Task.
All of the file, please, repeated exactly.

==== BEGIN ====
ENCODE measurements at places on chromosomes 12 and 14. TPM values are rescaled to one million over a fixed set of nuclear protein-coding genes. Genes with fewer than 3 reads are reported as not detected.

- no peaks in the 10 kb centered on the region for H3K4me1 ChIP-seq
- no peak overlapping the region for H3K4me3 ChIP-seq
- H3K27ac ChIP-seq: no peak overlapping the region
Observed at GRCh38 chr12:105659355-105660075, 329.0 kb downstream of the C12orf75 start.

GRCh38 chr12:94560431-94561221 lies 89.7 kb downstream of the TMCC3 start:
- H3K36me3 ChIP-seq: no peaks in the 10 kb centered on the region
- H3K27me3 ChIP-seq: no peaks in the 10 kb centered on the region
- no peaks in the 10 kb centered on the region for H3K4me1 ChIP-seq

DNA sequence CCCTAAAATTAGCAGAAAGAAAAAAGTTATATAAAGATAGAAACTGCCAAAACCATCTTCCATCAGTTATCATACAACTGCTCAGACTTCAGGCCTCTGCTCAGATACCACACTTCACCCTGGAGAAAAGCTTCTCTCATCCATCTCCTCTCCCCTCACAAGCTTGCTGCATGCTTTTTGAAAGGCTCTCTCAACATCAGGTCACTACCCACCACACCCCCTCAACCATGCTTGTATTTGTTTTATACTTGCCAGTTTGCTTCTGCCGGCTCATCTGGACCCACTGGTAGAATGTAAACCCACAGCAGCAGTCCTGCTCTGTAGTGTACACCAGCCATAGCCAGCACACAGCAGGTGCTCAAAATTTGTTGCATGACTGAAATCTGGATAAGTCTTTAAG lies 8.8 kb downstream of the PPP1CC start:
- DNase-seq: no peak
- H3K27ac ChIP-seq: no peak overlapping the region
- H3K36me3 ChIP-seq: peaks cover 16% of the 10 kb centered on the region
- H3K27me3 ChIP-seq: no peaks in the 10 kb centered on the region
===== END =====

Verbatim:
ENCODE measurements at places on chromosomes 12 and 14. TPM values are rescaled to one million over a fixed set of nuclear protein-coding genes. Genes with fewer than 3 reads are reported as not detected.

- no peaks in the 10 kb centered on the region for H3K4me1 ChIP-seq
- no peak overlapping the region for H3K4me3 ChIP-seq
- H3K27ac ChIP-seq: no peak overlapping the region
Observed at GRCh38 chr12:105659355-105660075, 329.0 kb downstream of the C12orf75 start.

GRCh38 chr12:94560431-94561221 lies 89.7 kb downstream of the TMCC3 start:
- H3K36me3 ChIP-seq: no peaks in the 10 kb centered on the region
- H3K27me3 ChIP-seq: no peaks in the 10 kb centered on the region
- no peaks in the 10 kb centered on the region for H3K4me1 ChIP-seq

DNA sequence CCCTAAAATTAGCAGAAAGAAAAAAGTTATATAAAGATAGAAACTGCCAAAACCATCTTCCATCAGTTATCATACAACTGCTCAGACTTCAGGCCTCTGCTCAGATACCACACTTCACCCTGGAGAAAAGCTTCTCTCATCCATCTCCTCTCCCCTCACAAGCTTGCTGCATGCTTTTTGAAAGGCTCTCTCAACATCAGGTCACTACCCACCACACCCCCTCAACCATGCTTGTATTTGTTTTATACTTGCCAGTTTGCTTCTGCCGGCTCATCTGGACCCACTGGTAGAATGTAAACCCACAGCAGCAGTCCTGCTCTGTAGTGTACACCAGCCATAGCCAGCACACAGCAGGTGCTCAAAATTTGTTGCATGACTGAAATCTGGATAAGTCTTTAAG lies 8.8 kb downstream of the PPP1CC start:
- DNase-seq: no peak
- H3K27ac ChIP-seq: no peak overlapping the region
- H3K36me3 ChIP-seq: peaks cover 16% of the 10 kb centered on the region
- H3K27me3 ChIP-seq: no peaks in the 10 kb centered on the region